The Draft Directive remains subject to approval by the European Council and Parliament, which is anticipated by early June, thereby adopting the legislation that is expected to come into force in 2005.
The UK has begun implementing proposals from the Race Directive and the General Framework Directive following the DTI consultation 'Towards Equality and Diversity'. The resulting bills are now before Parliament.
The Disability Discrimination (Amendment) Bill deems HIV and cancer to be disabilities, extends the application of the Disability Discrimination Act 1995 and expands the available remedies. The Religious Discrimination and Remedies Bill renders it an offence to discriminate against employees on grounds of religious belief or membership (or non-membership) of a religious group. It reflects the sex and race discrimination legislation, but the absence of a definition section on publication means that it is unclear to whom it will apply. It was also silent on remedies (despite the title) and enforcement procedures. The Age Discrimination Bill makes it unlawful to discriminate on grounds of age and establishes an Age Equality Commission.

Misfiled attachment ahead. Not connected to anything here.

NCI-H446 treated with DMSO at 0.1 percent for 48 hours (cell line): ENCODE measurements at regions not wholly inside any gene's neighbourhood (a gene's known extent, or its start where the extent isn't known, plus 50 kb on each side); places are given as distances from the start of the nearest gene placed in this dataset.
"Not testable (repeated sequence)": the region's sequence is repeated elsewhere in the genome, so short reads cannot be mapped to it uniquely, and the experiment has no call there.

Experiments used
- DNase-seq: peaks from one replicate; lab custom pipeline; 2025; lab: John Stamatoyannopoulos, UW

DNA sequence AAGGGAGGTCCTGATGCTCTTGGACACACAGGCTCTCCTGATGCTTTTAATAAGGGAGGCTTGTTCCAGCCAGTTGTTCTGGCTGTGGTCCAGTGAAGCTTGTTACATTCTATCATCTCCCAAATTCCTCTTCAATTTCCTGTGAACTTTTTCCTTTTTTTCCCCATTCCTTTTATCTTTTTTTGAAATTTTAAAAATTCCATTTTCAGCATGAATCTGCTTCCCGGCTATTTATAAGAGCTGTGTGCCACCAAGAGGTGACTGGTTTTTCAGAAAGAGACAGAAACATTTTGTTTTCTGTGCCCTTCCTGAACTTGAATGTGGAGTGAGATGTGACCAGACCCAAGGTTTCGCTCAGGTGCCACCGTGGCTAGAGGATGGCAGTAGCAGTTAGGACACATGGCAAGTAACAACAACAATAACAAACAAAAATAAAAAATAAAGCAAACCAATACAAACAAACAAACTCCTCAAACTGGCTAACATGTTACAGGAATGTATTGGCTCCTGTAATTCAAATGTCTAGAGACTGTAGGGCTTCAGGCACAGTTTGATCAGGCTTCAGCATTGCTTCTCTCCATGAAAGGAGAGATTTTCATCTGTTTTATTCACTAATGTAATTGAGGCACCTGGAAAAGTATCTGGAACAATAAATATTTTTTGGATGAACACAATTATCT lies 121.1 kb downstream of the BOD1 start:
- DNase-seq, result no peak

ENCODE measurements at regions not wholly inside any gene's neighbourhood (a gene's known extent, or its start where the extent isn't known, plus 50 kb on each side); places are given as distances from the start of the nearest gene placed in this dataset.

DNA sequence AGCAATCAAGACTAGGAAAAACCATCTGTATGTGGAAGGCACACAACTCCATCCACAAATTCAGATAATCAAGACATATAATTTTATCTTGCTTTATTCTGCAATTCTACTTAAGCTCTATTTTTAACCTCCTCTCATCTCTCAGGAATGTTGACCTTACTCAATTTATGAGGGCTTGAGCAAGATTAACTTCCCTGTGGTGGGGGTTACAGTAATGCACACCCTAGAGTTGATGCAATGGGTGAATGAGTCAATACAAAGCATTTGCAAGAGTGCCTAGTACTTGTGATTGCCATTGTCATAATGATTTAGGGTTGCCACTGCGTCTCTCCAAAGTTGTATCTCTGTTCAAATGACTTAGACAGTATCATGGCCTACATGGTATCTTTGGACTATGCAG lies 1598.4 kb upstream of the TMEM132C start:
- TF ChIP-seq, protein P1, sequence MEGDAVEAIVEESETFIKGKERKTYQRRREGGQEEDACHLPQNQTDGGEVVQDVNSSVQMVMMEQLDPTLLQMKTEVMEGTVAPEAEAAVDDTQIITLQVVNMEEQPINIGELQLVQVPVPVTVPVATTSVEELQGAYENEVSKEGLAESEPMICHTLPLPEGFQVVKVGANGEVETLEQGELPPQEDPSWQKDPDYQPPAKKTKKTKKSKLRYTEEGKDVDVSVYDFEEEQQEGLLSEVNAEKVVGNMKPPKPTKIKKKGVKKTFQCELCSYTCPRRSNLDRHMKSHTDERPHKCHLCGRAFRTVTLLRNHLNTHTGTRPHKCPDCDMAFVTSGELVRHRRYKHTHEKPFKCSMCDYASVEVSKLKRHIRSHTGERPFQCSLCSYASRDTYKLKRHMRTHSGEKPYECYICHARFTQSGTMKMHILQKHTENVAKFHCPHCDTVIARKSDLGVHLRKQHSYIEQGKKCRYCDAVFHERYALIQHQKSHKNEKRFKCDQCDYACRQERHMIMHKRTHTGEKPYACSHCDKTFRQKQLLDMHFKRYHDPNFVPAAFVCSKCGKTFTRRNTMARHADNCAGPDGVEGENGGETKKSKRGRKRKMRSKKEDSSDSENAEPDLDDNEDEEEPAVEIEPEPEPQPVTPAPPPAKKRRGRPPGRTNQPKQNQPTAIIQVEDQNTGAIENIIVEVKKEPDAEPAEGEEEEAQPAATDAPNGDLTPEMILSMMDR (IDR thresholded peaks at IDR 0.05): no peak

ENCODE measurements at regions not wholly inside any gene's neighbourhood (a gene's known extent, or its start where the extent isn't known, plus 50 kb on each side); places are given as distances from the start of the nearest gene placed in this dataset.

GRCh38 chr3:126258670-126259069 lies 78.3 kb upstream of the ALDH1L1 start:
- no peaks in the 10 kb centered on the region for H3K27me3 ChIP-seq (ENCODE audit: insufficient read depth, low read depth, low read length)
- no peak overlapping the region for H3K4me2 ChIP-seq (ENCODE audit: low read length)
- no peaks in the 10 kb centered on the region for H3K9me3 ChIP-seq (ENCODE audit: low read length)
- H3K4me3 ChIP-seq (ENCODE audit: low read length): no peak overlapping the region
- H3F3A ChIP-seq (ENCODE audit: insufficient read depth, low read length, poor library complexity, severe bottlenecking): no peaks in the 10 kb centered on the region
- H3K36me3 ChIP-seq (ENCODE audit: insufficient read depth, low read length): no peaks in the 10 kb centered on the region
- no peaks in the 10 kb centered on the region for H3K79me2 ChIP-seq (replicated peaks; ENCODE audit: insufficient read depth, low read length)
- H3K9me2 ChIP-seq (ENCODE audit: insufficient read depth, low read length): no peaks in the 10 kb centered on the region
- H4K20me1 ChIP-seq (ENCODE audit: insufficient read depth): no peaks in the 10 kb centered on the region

In a climate where tribunal claims are up, it remains to be seen whether additional employee rights will lead to more claims or whether encouraging dispute resolution will result in fewer. However, we can be certain that these already far-reaching changes will lead to further developments. The Employment Bill provisions enabling parents to request flexible working arrangements may constitute a first step towards a more general right for any employees to request flexibility. The scope of discrimination legislation is to be extended still further and the DTI is already consulting on a number of other issues.
While some argue that the influx of legislation places an excessive burden on employers, others advocate still greater protection for workers. All will agree that we are far from seeing the end of the employment law overhaul and can expect further developments, both from legislation and the interpretation of provisions by the courts.
Donna Moxham is the employment editor at Lawtel